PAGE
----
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Admittedly the new dialog is small and neat relative to the cluttered Backstage but it is not very flexible and if you use multiple sub-folders to organize our files you will be clicking More save options half the time, defeating the point.

There is also a suspicion that rather than helping us with something most of us do not need help with, Microsoft is trying to promote OneDrive – which it is entitled to do, but it is an annoyance if the software you have paid for is being used as a surreptitious marketing tool.

Microsoft earnings: strong quarter, but Xbox revenue dives

Microsoft has announced its quarterly financial statements, reporting revenue of $33.7 billion, up 12% on the same period last year.

The company stated that Azure revenue is up 64% year on year. Azure has overtaken the other two segments and is now the biggest, by a small amount. In addition, Azure gross margin has improved by 6% year on year.

Office 365 revenue is up 31% year on year.

Gaming was a black spot, declining 10% year on year – though Xbox Live monthly active users is at a record 65 million. The main problem is a 48% decline in the volume of Xbox consoles sold.

Quarter ending June 30th 2019 vs quarter ending June 30th 2018, $millions

Segment Revenue Change Operating income Change
Productivity and Business Processes 11047 +1379 4344 +878
Intelligent Cloud 11391 +1785 4502 +601
More Personal Computing 11279 +468 3559 +547

The segments break down as:

Productivity and Business Processes: Office, Office 365, Dynamics 365 and on-premises Dynamics, LinkedIn

Intelligent Cloud: Server products, Azure cloud services

More Personal Computing: Consumer including Windows, Xbox; Bing search; Surface hardware

Not OK Google

Views on privacy vary. Most people either do not think about it, or trust that big tech companies will do no harm with knowledge of your location, who your friends are, what you like to view on the internet and so on.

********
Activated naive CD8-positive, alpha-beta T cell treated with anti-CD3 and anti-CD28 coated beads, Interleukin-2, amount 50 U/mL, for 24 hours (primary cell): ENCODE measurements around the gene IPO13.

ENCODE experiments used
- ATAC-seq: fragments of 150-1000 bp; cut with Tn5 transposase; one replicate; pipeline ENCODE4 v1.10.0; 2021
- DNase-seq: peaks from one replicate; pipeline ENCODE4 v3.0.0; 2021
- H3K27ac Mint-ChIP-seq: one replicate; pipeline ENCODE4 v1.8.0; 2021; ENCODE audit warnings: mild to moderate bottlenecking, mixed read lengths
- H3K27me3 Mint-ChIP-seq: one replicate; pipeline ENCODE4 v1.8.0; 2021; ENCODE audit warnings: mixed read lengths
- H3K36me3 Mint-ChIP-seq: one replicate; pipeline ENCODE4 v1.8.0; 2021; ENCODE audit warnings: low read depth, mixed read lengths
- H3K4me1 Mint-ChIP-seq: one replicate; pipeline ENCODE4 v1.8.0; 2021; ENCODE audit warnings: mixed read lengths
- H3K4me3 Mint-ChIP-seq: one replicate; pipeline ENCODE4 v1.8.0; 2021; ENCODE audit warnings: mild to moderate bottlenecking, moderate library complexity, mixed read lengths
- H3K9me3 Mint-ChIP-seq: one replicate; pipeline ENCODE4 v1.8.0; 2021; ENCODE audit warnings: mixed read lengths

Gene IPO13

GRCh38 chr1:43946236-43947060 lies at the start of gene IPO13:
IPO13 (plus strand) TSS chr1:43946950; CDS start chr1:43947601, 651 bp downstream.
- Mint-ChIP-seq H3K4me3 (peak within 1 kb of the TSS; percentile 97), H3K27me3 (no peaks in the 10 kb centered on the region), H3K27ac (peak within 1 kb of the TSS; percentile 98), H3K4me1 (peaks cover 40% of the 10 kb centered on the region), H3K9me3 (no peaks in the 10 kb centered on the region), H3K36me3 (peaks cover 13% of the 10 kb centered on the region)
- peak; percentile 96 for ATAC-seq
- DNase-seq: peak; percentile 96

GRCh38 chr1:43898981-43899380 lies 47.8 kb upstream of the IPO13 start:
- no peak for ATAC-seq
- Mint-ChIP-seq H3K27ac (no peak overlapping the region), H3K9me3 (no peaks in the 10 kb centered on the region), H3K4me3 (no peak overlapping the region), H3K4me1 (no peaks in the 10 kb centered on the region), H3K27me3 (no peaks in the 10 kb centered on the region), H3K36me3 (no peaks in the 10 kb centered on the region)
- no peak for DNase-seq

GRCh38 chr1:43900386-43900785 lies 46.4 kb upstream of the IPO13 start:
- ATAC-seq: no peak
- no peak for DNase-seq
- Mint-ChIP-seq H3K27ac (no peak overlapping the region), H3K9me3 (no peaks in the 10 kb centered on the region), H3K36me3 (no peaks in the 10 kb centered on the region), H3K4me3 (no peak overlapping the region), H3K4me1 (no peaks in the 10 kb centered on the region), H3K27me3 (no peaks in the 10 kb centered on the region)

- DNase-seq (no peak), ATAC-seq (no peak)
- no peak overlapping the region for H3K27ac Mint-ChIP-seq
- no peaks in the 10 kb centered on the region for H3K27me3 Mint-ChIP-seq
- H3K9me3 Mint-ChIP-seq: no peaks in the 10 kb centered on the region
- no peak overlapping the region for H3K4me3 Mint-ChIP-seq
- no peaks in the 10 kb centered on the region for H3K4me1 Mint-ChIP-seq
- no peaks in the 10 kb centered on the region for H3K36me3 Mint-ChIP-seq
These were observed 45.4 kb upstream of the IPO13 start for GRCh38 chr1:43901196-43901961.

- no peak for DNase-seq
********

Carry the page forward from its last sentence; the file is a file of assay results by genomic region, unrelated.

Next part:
That truest may be shaken by disturbing revelations last week from Belgian broadcaster VRT. The report states that:

  • Google records speech heard by its Google Assistant or Google Home devices
  • Google passes on a proportion of these recordings to third parties, to assist with transcription. This is done to improve the speech recognition
  • Many of these recordings – it is not known exactly how many – are recorded unintentionally, rather being started with the “OK Google” trigger words. This could be because of some sound that the device incorrectly interprets as “OK Google”, or because of a mis-tap on a smartphone.
  • The recording are not effectively anonymised. They include addresses, names, business names and so on. Identity is often easy to work out.
  • The recordings are personal. They include medical queries, domestic arguments, even on one occasion “a woman who was in definite distress.”

Google’s response? Its main concern is to prevent future leaks of audio files, rather than with the fact that these recordings should not have been in the hands of third parties in the first place. “We are conducting a full review of our safeguards in this space to prevent misconduct like this from happening again,” says Google’s David Monsees.

Did users consent, somewhere in the miasma and dark UI patterns of “Accept” buttons that now bombard us on the web? Maybe, but I do not think this is what was expected by those users whose identifiable private moments were first recorded and then passed around by Google. They have been let down.

Chromium and Microsoft annoyances : Dynamics CRM issues like broken downloads, Chromium team “won’t fix”

Microsoft Dynamics CRM (which exists in both cloud-hosted and on-premises versions) is not working well with Chromium, the open source browser engine used by Google Chrome.

I discovered one obvious issue using Edge Preview, which is based on Chromium. If you download a file, for example using a Word template, Microsoft Office does not recognise it. It turns out to have single quotes around it. I imagine the quotes are there to allow for document names which include spaces, but it should use double quotes. Chromium (and Chrome) used to work OK with single quotes but now does not. It’s causing quite a bit of grief for CRM users in businesses that have standardised on Chrome.

You can read all the details here. Here’s a user report by Troy Siegert, whose organization frequently downloads files from Dynamics:

This week when the Chrome beta build went mainstream, my 30 users suddenly had Windows 10 unable to determine what to do with the files they were so dutifully downloading and trying to look at. Instead of *Report.pdf* the file was named *’Report.pdf’* and of course Windows 10 has no idea what a *.pdf’* file is or what to do with it, so it started asking users questions for which they weren’t prepared and that they didn’t understand. Some of them got confused and tried to associate .xlsx files with Adobe and then became unhappy when Adobe was throwing up messages about corrupt files.